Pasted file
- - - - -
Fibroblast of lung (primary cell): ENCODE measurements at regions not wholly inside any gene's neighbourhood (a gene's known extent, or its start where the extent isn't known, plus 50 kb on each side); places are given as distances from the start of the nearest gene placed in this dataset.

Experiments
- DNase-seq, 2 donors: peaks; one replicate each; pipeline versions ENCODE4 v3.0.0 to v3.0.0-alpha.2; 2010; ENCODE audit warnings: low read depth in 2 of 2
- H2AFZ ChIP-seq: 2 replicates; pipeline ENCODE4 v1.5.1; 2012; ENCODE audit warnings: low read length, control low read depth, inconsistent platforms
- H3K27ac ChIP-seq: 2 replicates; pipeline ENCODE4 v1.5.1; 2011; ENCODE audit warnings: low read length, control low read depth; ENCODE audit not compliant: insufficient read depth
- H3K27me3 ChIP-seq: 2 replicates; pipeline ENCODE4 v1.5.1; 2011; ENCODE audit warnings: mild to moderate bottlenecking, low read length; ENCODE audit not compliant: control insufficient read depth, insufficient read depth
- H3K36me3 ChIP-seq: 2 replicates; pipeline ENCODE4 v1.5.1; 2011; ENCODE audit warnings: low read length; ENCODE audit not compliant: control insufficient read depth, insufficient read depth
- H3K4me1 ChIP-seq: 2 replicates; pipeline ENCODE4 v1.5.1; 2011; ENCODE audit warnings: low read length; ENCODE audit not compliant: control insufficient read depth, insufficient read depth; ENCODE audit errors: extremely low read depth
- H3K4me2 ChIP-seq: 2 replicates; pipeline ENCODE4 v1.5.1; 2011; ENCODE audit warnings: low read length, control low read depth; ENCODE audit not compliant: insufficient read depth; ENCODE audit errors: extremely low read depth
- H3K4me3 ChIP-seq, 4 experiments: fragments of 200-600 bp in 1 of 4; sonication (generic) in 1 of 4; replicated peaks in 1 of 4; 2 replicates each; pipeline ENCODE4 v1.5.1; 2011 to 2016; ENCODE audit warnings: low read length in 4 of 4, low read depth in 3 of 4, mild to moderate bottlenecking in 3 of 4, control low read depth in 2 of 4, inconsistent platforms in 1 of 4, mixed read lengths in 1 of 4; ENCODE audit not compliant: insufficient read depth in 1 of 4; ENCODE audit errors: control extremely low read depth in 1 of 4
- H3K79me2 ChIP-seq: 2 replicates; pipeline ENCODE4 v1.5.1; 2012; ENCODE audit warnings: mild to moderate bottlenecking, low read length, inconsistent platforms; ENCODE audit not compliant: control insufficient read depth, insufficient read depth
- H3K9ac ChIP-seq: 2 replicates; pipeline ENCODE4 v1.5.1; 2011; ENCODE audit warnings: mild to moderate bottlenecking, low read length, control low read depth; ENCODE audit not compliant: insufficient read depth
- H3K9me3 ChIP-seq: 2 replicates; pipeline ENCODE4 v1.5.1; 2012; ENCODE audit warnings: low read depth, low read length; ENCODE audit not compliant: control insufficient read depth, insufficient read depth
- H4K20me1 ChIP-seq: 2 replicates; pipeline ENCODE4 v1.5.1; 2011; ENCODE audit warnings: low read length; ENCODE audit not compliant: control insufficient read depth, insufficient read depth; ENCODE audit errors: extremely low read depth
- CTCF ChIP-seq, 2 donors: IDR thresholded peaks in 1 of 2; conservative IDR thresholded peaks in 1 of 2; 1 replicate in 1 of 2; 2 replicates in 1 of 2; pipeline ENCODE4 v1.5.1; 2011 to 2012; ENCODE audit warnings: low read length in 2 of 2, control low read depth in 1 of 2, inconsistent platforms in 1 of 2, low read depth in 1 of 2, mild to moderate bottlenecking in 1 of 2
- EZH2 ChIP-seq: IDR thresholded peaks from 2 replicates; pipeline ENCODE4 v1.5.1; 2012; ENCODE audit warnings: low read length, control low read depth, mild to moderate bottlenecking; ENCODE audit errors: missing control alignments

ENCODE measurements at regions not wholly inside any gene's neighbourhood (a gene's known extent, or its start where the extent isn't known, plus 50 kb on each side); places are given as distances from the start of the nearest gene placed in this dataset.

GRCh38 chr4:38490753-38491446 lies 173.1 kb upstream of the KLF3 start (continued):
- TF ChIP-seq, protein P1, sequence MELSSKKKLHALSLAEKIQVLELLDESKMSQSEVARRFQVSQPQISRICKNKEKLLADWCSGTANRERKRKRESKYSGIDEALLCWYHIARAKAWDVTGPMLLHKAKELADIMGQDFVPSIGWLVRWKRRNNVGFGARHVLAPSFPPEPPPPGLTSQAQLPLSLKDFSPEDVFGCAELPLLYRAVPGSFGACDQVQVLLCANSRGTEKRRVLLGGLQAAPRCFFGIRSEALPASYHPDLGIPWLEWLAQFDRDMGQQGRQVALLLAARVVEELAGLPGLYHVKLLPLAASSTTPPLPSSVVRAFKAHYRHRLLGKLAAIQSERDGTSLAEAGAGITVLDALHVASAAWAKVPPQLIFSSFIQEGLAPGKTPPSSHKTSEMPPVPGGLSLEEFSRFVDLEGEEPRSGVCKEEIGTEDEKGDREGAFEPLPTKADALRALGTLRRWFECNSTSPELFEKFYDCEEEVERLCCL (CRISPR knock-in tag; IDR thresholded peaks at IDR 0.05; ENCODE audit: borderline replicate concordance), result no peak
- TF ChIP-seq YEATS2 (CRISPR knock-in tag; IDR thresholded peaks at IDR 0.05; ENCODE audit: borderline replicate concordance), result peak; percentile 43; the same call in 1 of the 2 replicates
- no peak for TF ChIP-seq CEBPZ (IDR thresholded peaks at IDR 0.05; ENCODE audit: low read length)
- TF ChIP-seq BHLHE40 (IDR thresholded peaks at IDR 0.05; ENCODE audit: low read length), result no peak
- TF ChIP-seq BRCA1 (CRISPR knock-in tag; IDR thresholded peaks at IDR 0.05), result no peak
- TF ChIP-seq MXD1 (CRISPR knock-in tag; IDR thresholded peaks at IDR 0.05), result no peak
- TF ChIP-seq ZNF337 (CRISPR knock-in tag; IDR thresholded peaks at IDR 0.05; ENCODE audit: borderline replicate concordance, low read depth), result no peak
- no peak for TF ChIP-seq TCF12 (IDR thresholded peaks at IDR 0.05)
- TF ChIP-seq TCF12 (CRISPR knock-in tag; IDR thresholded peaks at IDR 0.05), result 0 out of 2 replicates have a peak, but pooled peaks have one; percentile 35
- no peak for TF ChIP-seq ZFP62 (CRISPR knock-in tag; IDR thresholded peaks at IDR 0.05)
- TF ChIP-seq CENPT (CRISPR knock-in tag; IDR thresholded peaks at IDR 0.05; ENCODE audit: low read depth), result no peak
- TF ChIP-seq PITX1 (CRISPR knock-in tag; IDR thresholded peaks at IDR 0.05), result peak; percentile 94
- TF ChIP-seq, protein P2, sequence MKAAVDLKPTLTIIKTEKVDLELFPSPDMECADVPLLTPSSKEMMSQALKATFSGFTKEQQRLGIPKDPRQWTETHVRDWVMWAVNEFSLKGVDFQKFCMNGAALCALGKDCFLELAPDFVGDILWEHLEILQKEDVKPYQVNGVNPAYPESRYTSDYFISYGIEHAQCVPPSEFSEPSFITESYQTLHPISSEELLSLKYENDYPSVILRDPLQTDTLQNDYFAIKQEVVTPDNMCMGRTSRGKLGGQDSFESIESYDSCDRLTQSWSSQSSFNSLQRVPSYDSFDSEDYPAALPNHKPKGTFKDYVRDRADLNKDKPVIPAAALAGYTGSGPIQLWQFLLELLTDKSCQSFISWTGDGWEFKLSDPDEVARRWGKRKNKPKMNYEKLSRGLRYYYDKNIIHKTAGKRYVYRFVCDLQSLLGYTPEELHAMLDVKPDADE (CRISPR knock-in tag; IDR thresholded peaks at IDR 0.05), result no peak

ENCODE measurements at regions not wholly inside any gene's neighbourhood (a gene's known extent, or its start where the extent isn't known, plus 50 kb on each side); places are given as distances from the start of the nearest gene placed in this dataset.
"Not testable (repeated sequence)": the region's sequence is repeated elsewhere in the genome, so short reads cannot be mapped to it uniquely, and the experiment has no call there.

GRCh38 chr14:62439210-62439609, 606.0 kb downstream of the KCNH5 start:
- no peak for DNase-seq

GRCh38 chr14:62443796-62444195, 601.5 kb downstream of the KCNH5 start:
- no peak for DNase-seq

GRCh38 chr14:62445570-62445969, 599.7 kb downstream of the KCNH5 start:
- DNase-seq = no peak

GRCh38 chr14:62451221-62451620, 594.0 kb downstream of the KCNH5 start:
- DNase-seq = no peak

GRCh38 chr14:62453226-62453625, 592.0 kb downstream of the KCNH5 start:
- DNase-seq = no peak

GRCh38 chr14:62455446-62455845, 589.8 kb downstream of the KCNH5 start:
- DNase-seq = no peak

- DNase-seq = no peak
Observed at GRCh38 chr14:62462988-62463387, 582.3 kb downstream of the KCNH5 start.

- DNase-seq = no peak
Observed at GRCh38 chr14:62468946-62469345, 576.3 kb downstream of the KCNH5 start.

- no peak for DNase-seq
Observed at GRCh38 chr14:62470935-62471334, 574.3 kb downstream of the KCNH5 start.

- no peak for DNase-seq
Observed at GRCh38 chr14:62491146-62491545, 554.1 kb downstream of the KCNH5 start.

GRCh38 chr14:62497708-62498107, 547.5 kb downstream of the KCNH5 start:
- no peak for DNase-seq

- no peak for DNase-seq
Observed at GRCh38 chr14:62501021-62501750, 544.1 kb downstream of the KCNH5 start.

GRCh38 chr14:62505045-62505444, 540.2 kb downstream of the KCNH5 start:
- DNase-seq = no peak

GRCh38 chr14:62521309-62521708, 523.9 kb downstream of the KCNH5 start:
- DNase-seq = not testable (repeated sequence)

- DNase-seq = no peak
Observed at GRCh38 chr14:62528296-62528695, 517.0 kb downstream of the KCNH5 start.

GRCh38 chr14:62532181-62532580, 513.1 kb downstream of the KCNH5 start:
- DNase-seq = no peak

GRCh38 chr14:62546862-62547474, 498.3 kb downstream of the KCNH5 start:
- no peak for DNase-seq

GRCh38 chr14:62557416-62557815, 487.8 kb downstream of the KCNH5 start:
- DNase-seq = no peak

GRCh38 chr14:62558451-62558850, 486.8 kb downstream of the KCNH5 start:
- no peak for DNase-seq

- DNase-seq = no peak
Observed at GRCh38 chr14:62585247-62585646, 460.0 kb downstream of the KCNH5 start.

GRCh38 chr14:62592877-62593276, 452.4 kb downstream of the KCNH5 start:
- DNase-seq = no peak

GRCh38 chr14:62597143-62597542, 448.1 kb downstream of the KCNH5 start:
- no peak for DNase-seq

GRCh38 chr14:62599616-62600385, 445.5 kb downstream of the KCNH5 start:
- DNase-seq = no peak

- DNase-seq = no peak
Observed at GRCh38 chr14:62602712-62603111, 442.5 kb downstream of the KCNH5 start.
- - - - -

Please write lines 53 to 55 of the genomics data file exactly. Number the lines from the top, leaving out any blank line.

Observed at GRCh38 chr14:62491146-62491545, 554.1 kb downstream of the KCNH5 start.

GRCh38 chr14:62497708-62498107, 547.5 kb downstream of the KCNH5 start:
- no peak for DNase-seq